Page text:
Thaddeus’s Story

Today’s Heart Month story is the story of Thaddeus Young. His mother Pee Funk has generously shared their story and pictures. I have done some grammatical and structural editing, but the story is still mostly her own words. Nothing to me is more powerful than these parents telling their children’s stories in their own words.

Thaddeus was diagnosed in utero with heart defects (ventricular septal defect, atrial septal defect, patent ductus arteriosus, transposition of the great arteries, pulmenory stenosis, and a tumor in his heart). VSD, ASD, and PDA are all different kinds of holes in the heart. Pulmonary stenosis is narrowing of the artery. Transposition of the great arteries is when the arteries are reversed and the O2 goes in a circle instead of going to the body.

He had a balloon septostomy at 1 day and open heart surgery at 5 days old. His surgery ended up being more complex than they thought and took 13 hours. The VSD was large and crescent-shaped. It wrapped around the heart. They used bovine to patch it. So much stitching was done that the electrical connection between the top of the heart and the bottom was lost. That caused a heart block.

He came out of the surgery on life support and in a coma and non-kidney dialysis. We almost lost him. He wouldn’t wake up and they were doing brain scans to see if he was brain dead.

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They day they wanted to talk about how long to stay on life support, he finally had a gag reflex when they suctioned him. That’s probably why he’s still here. The doctors said he should have woken up by then. They would give it another day, do another brain scan, and then we would talk. Then later they basically said, “Never mind, he has a gag reflex.”

I’m just really glad we didn’t take him off the ventilator. It still took days after they found the gag reflex for him to open his eyes. The doctors sent us home like, “Well, take him home and over time we will see if it affected his brain. Just be glad he’s alive.”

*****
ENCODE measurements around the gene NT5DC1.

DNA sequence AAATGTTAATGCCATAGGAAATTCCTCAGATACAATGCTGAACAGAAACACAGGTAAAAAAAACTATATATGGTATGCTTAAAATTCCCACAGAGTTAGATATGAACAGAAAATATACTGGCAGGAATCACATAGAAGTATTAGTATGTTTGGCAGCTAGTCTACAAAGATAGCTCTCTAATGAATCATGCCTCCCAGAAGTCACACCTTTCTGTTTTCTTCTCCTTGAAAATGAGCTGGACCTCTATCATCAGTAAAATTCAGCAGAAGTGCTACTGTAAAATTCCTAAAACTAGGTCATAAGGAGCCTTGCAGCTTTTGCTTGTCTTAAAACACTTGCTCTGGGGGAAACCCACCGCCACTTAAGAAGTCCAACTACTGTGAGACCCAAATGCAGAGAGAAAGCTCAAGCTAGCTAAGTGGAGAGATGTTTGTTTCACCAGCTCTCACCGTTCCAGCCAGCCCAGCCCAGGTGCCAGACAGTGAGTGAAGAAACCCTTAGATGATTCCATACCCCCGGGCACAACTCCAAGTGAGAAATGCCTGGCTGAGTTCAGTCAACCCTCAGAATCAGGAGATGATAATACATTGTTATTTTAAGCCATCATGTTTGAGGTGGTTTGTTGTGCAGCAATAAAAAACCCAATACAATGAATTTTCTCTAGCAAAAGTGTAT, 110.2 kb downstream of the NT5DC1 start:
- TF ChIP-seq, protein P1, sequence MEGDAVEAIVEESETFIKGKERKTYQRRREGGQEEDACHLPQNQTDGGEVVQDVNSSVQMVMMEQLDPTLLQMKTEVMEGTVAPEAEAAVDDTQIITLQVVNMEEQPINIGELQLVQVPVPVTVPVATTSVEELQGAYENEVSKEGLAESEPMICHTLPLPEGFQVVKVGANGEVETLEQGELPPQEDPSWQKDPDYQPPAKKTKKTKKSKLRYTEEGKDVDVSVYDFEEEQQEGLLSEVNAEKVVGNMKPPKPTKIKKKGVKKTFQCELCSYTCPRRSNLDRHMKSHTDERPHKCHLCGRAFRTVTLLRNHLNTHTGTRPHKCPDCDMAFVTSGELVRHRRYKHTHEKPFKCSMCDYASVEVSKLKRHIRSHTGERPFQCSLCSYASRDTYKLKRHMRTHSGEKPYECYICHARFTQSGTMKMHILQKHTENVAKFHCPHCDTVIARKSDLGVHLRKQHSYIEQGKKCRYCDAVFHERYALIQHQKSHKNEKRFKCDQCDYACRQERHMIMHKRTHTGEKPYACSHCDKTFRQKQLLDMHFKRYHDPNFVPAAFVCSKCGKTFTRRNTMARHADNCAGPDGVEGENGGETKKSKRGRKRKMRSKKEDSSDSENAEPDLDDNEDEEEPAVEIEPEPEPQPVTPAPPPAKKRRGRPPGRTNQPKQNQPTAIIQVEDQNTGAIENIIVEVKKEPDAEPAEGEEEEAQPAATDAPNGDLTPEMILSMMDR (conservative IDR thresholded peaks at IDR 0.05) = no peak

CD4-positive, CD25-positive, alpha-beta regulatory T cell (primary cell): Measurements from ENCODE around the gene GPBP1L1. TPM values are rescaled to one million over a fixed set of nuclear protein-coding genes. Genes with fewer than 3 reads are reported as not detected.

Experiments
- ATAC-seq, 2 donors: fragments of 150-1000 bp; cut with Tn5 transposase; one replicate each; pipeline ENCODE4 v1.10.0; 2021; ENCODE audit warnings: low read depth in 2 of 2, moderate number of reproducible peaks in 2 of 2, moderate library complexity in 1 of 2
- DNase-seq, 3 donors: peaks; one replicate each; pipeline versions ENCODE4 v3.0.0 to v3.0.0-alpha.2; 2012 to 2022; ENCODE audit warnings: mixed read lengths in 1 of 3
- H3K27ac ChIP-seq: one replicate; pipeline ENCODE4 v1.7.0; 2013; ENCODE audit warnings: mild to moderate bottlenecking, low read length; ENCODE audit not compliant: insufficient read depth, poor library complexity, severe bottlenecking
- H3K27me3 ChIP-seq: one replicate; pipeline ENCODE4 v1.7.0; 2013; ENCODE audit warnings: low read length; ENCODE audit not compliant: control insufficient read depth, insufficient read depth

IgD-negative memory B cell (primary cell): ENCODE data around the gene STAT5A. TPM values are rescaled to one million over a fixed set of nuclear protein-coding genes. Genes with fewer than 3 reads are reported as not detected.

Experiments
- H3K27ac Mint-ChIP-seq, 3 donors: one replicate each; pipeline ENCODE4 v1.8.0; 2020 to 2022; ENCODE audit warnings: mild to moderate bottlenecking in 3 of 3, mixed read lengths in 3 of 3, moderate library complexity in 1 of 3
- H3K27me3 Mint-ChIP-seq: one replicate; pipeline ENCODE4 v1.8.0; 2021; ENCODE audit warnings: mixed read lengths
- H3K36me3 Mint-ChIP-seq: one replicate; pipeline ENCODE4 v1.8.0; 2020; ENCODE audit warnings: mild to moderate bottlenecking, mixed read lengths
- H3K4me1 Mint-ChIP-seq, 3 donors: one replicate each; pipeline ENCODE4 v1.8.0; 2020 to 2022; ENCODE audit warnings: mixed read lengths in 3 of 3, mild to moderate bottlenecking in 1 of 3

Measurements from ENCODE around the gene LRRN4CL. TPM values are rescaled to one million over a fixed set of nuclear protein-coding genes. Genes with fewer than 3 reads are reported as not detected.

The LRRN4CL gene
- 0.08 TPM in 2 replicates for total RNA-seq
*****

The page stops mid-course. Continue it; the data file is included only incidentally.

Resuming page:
After surgery he developed JET heart rate, which converted to heart block. He also suffered neuro damage, paralyzed vocal cords (which caused him to aspirate feeds into his lungs), and kidney involvement. He went back into surgery at 15 days to get a pacemaker.

We went home on a feeding tube about 3 weeks later and tried to find a new normal. Thaddeus started feeding clinic, physical therapy, occupational therapy, and slowly his vocal cords improved. He started to make some progress with his movements and feedings and then, at 5 months old, they did the first follow-up echocardiogram.

We were immediately rushed to the hospital 100 miles away where they started tests and consults and eventually gave us a new set of diagnoses: dilated cardiomyopathy and heart failure. Two days later, Thaddeus had another surgery for a different kind of pacemaker that paces both sides of his heart (biventricular) and was sent home on a new regimen of medications. The hope was the dilation of his heart would come down and his function would improve. It improved slightly, but we now work with the transplant team (which is the ultimate next step) at Seattle Children’s approximately 6 hours away. We go approximately once a month for checkups and med adjustments.

I don’t meet any DCM (dilated cardiomyopathy) kids that were CHD (congenital heart defect) first and it scares me how that will come into play with the dilation stretching the repairs, etc.

Please “like” and share Thaddeus’s Facebook page “Thaddeus Young, Heart Warrior”: https://www.facebook.com/ThaddeusYoungHeartWarrior

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